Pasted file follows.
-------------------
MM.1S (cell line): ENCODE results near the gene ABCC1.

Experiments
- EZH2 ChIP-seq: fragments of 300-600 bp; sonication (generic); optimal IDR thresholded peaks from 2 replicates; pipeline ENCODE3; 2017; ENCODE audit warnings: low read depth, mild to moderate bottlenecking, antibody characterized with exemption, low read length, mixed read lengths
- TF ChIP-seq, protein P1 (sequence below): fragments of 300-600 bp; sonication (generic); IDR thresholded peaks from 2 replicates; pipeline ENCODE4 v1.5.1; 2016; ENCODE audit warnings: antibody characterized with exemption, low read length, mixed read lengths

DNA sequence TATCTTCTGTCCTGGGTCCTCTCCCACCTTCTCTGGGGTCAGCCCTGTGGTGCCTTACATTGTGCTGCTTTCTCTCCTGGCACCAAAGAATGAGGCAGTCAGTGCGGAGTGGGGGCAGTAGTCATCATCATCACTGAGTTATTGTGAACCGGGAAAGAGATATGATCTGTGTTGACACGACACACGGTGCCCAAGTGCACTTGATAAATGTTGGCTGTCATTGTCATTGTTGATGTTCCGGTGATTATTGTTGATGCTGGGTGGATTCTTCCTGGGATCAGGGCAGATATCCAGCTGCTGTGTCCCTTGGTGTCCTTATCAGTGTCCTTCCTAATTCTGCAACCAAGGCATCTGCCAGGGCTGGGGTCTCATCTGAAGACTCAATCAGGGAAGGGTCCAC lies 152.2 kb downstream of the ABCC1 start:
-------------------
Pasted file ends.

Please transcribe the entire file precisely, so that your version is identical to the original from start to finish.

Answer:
MM.1S (cell line): ENCODE results near the gene ABCC1.

Experiments
- EZH2 ChIP-seq: fragments of 300-600 bp; sonication (generic); optimal IDR thresholded peaks from 2 replicates; pipeline ENCODE3; 2017; ENCODE audit warnings: low read depth, mild to moderate bottlenecking, antibody characterized with exemption, low read length, mixed read lengths
- TF ChIP-seq, protein P1 (sequence below): fragments of 300-600 bp; sonication (generic); IDR thresholded peaks from 2 replicates; pipeline ENCODE4 v1.5.1; 2016; ENCODE audit warnings: antibody characterized with exemption, low read length, mixed read lengths

DNA sequence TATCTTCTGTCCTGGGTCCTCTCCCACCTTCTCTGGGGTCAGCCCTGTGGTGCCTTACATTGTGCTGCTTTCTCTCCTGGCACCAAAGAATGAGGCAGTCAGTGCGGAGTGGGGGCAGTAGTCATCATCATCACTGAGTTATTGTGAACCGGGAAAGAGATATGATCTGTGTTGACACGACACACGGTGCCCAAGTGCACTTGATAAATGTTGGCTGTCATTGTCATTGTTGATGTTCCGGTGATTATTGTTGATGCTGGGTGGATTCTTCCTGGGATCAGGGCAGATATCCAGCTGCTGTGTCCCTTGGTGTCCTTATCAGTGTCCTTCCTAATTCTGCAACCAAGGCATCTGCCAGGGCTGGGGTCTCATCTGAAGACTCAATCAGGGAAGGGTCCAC lies 152.2 kb downstream of the ABCC1 start: